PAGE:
12. Massive rectal bleeding from acquired jejunal diverticula

    OpenAIRE

    2011-01-01

    Abstract Small bowel diverticulosis is an uncommon and often asymptomatic condition that is sporadically observed during radiographic examination or laparotomy. Although it is frequently seen in duodenum, jejunal and ileal locations are very rare. The majority of patients with jejunal diverticula have no symptoms. However, they can present with a number of acute and emergent complications with a high rate of mortality. Bleeding from jejunal diverticula occurs in less than 3% - 8% of patients ...

  13. Endoscopic hemoclip treatment for bleeding peptic ulcer

    Institute of Scientific and Technical Information of China (English)

    Yung Chih Lai; Sien Sing Yang; Chi Hwa Wu; Tzen Kwan Chen

    2000-01-01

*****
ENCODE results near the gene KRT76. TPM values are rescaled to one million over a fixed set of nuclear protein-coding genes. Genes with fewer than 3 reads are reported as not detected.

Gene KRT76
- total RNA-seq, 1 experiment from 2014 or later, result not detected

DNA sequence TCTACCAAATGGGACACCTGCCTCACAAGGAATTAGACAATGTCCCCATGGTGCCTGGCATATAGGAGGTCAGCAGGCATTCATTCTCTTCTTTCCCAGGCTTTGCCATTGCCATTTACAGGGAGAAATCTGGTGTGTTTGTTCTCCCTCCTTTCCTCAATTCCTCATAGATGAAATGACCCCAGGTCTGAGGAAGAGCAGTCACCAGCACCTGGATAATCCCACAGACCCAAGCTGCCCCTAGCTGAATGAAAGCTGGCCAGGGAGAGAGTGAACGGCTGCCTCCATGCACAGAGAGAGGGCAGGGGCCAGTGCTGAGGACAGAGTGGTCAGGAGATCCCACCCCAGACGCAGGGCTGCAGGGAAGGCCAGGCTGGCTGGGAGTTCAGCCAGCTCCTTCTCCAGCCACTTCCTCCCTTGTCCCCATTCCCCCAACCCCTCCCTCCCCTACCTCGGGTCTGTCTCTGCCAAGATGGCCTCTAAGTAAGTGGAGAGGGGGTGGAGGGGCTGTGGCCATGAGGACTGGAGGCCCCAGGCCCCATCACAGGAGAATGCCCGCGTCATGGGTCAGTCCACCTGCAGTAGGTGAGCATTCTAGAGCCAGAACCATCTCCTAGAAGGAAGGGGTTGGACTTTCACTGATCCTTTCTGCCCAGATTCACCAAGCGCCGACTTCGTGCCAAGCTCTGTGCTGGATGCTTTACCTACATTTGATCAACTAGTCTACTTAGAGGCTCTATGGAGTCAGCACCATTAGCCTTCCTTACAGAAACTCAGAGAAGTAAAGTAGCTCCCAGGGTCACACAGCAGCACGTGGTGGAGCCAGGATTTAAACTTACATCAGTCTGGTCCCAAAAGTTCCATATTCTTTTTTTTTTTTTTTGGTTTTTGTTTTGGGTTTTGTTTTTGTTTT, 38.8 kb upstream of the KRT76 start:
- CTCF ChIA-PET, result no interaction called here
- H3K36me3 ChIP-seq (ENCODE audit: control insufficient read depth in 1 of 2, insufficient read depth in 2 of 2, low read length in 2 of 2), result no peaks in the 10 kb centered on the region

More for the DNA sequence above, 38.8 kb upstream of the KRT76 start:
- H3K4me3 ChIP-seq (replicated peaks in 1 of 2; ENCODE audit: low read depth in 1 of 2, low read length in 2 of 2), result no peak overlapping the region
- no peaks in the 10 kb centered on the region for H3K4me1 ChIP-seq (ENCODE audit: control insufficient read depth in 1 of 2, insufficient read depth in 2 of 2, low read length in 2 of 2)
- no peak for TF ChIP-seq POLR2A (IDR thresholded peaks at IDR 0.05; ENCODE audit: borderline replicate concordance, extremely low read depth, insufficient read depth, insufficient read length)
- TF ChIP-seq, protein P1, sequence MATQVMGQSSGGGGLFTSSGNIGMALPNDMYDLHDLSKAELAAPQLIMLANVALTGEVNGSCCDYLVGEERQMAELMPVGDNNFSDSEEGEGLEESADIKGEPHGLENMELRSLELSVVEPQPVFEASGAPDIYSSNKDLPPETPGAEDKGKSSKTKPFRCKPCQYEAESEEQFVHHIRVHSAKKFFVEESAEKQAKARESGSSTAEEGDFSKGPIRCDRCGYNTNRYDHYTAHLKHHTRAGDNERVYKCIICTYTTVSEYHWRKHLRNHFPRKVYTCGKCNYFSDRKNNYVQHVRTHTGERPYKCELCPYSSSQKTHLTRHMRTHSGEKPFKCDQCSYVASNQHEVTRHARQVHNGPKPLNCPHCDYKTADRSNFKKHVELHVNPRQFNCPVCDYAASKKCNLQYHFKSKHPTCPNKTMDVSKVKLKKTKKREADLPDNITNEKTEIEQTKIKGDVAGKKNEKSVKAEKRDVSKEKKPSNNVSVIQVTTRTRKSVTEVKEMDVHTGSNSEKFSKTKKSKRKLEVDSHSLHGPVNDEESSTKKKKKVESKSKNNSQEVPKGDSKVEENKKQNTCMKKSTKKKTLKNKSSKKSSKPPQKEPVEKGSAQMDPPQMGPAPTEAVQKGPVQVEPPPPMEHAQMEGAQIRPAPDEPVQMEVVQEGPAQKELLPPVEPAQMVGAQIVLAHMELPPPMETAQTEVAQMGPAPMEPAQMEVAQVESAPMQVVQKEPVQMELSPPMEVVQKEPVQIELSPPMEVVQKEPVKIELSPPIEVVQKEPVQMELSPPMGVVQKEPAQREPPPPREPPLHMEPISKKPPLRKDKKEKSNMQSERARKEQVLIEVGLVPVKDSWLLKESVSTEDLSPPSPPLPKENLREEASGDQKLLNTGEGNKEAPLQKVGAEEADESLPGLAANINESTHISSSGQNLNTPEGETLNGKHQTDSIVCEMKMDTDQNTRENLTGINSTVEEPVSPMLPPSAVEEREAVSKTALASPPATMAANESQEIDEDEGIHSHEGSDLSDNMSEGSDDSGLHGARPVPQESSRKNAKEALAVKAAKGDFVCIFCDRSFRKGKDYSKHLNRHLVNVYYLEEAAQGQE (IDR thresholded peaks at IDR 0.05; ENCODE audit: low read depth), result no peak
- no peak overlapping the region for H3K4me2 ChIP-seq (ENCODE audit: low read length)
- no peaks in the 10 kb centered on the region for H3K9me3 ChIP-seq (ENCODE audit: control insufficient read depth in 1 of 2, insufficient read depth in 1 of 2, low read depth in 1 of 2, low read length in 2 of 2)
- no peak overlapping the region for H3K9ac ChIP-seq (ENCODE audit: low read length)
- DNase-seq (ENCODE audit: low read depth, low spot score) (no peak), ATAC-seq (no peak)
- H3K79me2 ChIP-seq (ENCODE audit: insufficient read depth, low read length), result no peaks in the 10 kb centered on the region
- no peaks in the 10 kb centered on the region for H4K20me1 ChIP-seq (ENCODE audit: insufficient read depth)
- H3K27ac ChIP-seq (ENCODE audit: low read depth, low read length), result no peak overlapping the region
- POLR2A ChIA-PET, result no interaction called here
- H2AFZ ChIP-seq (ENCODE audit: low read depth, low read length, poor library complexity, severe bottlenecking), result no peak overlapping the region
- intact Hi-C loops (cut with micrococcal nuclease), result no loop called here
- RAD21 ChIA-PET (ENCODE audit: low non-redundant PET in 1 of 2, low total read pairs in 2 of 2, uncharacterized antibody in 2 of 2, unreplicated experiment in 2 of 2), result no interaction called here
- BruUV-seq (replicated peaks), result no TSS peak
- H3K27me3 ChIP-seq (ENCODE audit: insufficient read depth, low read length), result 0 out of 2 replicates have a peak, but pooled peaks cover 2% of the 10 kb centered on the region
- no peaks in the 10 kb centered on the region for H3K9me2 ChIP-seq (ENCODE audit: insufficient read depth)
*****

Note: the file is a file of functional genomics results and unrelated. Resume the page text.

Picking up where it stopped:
AIM To evaluate the efficacy of endoscopic hemoclip in the treatment of bleeding peptic ulcer.METHODS Totally, 40 patients with F1a and F1b hemorrhagic activity of peptic ulcers were enrolled in this uncontrolled prospective study for endoscopic hemoclip treatment. We used a newly developed rotatable clip-device for the application of hemoclip (MD850) to stop bleeding. Endoscopy was repeated if there was any sign or suspicion of rebleeding, and reclipping was performed if necessary and feasible.RESULTS Initial hemostatic rate by clipping was 95%, and rebleeding rate was only 8%.Ultimate hemostatic rates were 87%, 96%, and 93% in the F1a and F1b subgroups, and total cases, respectively. In patients with shock on admission, hemoclipping achieved ultimate hemostasis of 71% and 83% in F1a and F1b subgroups, respectively. Hemostasis reached 100% in patients without shock regardless of hemorrhagic activity being F1a or F1b. The average number of clips used per case was 3.0 (range 2- 5). Spurting bleeders required more clips on average than did oozing bleeders (3.4 versus 2.8 ). We observed no obvious complications, no tissue injury, or impairment of ulcer healing related to hemoclipping.CONCLUSION Endoscopic hemoclip placement is an effective and safe method. With the improvement of the clip and application device,the procedure has become easier and much more efficient. Endoscopic hemoclipping deserves further study in the treatment of bleeding peptic ulcers.